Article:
Immunity Diet For Winter 2022
Immune health is important at any point in the year, but it’s especially important for winter 2022. In past years, many people only had to worry about flu season when it came to their immune health – but this winter, like the last, COVID-19 is also a threat, with the potential for new variants and a resurgence of infections.
Because of this, as well as the aforementioned flu season that occurs every year around this time, you may be wondering how you can keep yourself safe from any type of infection. Making sure your immune system is functioning at its best is a key aspect you can focus on to give yourself the greatest chance at avoiding illness this winter.
Since diet plays a huge role in the immune system and how it works, being diligent about what you put into your body can be a great way to keep illness at bay. But what is the best diet in winter? Read on for our tips on building an immunity diet for winter 2022.
What is the best diet in winter?
The best diet in winter is the same as the best diet during all other parts of the year: whole foods that are rich in the nutrients your body needs. That being said, getting the same nutritional value out of whole foods, especially fruits and vegetables, can be difficult for many people in winter, because it can be hard to shop locally for certain types of food when the climate doesn’t offer optimal growing conditions.
Eating seasonally is the next best way to make sure that you can also eat locally while getting all the vitamins and minerals your body craves. Eating seasonally is basically just eating things that are harvested at a specific time each year.
The reason why eating locally and seasonally is so good for you is because the closer you are to where the fruit or vegetable was harvested, the more nutrient-dense it will be when it hits your plate. But what vegetables grow in winter? And is it possible to get everything you need from seasonal foods?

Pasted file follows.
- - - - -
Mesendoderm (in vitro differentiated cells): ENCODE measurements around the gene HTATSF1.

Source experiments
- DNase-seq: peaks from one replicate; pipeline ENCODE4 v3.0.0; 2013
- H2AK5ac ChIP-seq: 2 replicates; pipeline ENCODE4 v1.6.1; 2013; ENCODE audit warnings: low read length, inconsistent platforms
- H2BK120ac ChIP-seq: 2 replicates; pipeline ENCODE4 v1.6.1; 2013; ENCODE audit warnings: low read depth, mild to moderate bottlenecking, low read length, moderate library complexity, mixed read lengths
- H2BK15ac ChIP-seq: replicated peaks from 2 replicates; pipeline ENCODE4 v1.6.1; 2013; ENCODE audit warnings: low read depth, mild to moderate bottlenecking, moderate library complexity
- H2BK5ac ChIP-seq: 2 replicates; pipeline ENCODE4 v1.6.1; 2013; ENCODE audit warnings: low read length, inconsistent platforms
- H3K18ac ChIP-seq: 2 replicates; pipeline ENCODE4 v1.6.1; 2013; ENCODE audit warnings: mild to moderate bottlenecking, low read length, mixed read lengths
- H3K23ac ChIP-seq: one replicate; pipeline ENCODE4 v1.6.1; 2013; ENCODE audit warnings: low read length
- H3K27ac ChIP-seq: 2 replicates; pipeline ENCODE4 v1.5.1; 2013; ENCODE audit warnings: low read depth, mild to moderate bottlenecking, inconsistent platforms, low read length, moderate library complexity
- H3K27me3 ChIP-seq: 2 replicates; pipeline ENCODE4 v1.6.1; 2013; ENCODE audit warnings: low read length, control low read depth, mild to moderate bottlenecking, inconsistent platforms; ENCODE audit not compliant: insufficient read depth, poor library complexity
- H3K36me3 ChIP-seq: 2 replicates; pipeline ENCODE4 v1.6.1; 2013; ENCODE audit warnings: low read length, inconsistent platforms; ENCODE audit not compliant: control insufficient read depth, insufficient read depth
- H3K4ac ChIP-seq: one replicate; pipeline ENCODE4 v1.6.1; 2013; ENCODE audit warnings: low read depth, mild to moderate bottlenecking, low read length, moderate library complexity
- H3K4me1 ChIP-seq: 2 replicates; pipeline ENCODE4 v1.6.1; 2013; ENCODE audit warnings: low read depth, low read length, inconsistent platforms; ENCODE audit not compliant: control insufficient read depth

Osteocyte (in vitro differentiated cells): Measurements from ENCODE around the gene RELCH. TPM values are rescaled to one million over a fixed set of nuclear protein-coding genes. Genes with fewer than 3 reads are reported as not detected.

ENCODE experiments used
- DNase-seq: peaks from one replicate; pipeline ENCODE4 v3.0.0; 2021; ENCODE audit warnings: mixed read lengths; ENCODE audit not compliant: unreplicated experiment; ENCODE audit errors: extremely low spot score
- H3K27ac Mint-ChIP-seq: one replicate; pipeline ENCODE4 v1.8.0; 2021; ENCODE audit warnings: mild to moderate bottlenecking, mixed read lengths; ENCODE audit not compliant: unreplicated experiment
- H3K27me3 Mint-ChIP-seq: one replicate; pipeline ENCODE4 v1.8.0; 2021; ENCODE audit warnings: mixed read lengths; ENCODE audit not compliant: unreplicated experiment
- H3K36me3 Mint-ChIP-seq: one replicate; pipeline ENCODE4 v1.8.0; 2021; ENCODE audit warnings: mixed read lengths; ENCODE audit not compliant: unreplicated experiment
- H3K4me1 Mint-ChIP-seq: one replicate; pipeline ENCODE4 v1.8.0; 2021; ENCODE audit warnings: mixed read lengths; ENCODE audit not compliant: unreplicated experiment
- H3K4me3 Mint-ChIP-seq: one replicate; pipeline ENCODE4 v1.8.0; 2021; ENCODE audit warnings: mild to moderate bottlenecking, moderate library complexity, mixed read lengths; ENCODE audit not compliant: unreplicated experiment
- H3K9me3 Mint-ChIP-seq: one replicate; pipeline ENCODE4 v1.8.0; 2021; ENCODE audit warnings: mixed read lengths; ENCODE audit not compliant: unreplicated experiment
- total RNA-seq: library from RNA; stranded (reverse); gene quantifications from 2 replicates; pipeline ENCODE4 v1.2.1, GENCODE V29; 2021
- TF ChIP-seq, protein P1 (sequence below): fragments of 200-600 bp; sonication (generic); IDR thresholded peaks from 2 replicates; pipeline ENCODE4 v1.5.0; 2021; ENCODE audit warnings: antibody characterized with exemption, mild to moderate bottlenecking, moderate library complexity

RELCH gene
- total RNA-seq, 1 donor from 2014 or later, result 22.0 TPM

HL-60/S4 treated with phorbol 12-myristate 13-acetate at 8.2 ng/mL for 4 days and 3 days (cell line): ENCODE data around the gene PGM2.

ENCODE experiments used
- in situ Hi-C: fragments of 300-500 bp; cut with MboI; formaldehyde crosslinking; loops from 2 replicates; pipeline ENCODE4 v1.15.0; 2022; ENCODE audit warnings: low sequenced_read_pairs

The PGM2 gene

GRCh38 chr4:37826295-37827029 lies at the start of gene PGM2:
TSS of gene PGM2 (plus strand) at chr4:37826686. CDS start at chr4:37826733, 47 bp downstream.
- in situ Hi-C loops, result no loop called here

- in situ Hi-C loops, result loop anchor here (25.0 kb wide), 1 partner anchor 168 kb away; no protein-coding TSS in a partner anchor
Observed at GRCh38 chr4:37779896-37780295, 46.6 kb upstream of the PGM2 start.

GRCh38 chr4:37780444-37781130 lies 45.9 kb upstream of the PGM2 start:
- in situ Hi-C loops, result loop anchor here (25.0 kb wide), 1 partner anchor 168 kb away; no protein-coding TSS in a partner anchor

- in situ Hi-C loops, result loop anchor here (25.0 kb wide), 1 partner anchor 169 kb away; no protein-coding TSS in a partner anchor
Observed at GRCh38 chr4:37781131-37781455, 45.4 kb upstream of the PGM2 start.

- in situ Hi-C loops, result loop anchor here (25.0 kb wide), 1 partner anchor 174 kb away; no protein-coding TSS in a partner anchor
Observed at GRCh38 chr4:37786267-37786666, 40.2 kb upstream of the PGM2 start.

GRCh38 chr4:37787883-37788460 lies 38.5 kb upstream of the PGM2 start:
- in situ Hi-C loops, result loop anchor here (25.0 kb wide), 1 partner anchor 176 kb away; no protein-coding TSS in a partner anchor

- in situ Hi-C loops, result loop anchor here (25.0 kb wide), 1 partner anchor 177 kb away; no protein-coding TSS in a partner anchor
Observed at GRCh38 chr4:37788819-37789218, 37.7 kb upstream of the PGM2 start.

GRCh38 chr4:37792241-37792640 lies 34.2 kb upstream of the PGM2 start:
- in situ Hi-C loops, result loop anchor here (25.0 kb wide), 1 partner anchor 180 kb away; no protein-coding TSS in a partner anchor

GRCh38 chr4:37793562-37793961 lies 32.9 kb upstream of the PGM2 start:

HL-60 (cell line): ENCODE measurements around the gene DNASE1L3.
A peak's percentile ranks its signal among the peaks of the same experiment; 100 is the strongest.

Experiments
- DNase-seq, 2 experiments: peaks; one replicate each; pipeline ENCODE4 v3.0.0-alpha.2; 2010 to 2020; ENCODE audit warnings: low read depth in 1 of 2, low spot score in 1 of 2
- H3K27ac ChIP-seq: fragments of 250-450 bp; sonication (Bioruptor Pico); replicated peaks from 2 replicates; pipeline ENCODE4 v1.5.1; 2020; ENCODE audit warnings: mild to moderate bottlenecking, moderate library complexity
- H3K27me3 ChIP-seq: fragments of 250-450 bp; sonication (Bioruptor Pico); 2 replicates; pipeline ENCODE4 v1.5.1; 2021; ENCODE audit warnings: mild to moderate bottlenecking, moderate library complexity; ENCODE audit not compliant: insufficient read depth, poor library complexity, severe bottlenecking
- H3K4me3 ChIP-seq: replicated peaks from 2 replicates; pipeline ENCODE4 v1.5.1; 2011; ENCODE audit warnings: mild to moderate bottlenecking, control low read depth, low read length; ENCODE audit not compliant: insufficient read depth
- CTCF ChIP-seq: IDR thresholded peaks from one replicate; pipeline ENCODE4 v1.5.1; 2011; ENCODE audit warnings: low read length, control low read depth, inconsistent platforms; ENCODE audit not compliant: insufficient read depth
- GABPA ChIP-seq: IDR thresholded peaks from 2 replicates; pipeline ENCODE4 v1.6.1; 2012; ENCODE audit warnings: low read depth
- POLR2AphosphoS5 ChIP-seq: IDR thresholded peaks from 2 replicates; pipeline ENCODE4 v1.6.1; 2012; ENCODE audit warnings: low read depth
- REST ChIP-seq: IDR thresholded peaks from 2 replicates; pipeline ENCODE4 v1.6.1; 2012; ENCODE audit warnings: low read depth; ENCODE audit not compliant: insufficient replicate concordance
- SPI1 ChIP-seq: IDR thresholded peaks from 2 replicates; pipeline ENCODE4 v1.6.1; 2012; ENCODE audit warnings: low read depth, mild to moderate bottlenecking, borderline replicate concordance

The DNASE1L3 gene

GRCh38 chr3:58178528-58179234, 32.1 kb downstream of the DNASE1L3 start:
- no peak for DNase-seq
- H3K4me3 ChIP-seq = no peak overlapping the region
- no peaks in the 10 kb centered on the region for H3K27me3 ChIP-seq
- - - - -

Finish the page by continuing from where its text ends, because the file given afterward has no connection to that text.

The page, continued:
What vegetables grow in winter?
Root vegetables are the stars of the winter show because they are harvested during (or close to) the winter months. Carrots, beets, radishes, onions, garlic, and turnips are all great vegetables that are full of different nutrients. Leeks, parsnips, and rutabagas can also survive frost and thrive in freezing temperatures, so they are the best options when it comes to eating in season during the wintertime.
Some other good winter vegetables include:
- English spinach
- Chinese cabbage and broccoli
How can I eat more greens in the winter?
The good news about greens and seasonal eating in winter is that many nutrient-dense greens are perfect for winter growing conditions. Take kale, for example: this leafy green is jam-packed with nutrients, low in calories, and thrives in colder weather.
In fact, the taste of kale even improves when it is grown and harvested in the winter months. There are several different types of kale to choose from as well, so if you plan on including it in your winter diet, you have a range of different flavors that can be used in different dishes such as soups, salads, and sautés.
Lettuce, like kale, is a great thing to eat during the winter because it can be grown and harvested in cold temperatures. There are also almost endless options to choose from when you’re looking for the perfect type of lettuce.
Other types of greens that can be eaten locally and seasonally in the winter include:
- Bok choi
- Miner’s lettuce
- Mustard greens
- Spoon cabbage
- Beet greens
Should I eat fruit in the winter?
Fruit is an important element of a well-balanced diet, but getting fresh and local fruit in the winter is difficult for many people because of the climate they live in. That being said, there are some winter fruit options that are just as tasty and nutritious as their summertime counterparts. Some good examples of winter fruits include:
Another great fruit option for winter is a citrus tree that can withstand cold temperatures. Tangerine and mandarin are both cold-climate citrus trees that can bear fruit into the winter months. Other citrus trees that can withstand cold climates include:
- Chinotto orange
- Changshi tangerine
- Meiwa kumquat
- Nippon orangequat
- Ichang, tiwanica, and yuzu lemon
- Rangpur and red lime
These fruit trees will allow you eat both seasonally and locally while still getting the benefit of eating fresh citrus.
Unfortunately, other types of fruits and vegetables that cannot be harvested in the winter are either flown in from far away or inaccessible. That is where it might be handy to stock up on frozen fruit or vegetables. Because these are frozen shortly after harvest, they maintain their nutrient value much longer than fruits that have been plucked and sent halfway across the world.
As a well-rounded approach, you could also incorporate different types of supplements to help to boost your immunity this winter. Taking vitamin D, vitamin C, or supplements geared towards immunity can be a great help when your locally grown and seasonal options are limited.